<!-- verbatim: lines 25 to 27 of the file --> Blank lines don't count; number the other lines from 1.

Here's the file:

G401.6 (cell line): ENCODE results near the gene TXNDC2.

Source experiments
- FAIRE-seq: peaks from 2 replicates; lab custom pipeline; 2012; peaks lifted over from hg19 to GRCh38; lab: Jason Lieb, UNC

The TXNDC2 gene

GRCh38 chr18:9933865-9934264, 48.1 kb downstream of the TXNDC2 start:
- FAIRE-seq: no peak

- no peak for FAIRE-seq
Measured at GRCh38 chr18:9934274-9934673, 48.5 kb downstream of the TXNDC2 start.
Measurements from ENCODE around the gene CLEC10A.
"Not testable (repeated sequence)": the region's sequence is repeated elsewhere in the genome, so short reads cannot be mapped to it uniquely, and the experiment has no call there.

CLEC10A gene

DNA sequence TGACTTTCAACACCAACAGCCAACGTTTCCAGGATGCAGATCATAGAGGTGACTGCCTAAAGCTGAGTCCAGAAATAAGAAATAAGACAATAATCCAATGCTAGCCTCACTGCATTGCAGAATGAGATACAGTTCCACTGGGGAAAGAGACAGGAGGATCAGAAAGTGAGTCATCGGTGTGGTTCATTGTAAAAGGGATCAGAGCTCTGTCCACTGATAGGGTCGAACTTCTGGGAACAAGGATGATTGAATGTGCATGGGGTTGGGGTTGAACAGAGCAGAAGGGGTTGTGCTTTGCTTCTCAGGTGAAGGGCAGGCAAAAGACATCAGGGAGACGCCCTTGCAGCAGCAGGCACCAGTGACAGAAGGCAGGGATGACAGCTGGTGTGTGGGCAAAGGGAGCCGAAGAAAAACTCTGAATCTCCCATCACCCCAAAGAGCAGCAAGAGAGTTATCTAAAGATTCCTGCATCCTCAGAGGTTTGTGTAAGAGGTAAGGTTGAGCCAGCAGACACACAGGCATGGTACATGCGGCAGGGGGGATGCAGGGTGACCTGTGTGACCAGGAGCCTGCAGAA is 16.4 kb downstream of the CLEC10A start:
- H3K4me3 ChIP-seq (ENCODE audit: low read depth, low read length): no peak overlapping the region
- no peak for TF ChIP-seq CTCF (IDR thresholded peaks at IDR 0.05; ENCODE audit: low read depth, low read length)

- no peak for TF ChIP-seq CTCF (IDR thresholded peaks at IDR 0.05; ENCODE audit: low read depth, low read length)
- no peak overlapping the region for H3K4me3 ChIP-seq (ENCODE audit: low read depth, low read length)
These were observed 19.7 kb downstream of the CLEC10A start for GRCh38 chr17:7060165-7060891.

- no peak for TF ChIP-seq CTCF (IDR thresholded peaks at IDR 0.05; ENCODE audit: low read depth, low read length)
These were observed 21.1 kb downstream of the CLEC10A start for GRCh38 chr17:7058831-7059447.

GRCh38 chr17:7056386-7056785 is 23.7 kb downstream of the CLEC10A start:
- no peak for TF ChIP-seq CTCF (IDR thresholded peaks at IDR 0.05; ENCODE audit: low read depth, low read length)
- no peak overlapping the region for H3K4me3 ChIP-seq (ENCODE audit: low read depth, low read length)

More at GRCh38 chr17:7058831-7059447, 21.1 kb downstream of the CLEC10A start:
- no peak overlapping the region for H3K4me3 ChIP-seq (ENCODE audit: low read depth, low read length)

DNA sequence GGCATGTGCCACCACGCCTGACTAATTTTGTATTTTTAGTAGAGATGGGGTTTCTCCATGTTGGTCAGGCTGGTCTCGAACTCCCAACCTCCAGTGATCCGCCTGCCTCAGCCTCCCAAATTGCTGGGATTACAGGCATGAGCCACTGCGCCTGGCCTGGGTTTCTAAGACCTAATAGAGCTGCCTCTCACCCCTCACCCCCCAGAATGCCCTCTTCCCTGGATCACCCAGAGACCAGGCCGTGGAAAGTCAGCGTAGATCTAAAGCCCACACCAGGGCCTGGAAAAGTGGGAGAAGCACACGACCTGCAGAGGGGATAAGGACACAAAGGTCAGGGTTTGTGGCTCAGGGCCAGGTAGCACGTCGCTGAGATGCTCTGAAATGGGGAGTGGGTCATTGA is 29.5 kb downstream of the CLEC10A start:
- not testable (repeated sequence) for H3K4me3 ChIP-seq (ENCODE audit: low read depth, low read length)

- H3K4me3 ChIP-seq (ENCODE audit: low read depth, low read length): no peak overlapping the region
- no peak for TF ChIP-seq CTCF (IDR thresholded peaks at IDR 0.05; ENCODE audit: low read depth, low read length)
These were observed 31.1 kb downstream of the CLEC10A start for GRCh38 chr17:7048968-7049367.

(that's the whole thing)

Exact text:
DNA sequence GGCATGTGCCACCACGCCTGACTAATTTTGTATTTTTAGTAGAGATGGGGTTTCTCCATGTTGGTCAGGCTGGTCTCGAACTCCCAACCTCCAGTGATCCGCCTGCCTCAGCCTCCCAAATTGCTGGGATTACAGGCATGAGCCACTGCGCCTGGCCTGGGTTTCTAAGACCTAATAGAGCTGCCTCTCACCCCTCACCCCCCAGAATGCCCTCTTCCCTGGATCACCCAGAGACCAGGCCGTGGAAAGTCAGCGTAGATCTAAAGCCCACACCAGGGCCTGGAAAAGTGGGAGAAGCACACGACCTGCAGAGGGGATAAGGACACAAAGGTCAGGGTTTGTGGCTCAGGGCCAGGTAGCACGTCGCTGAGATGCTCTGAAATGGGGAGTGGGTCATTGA is 29.5 kb downstream of the CLEC10A start:
- not testable (repeated sequence) for H3K4me3 ChIP-seq (ENCODE audit: low read depth, low read length)

- H3K4me3 ChIP-seq (ENCODE audit: low read depth, low read length): no peak overlapping the region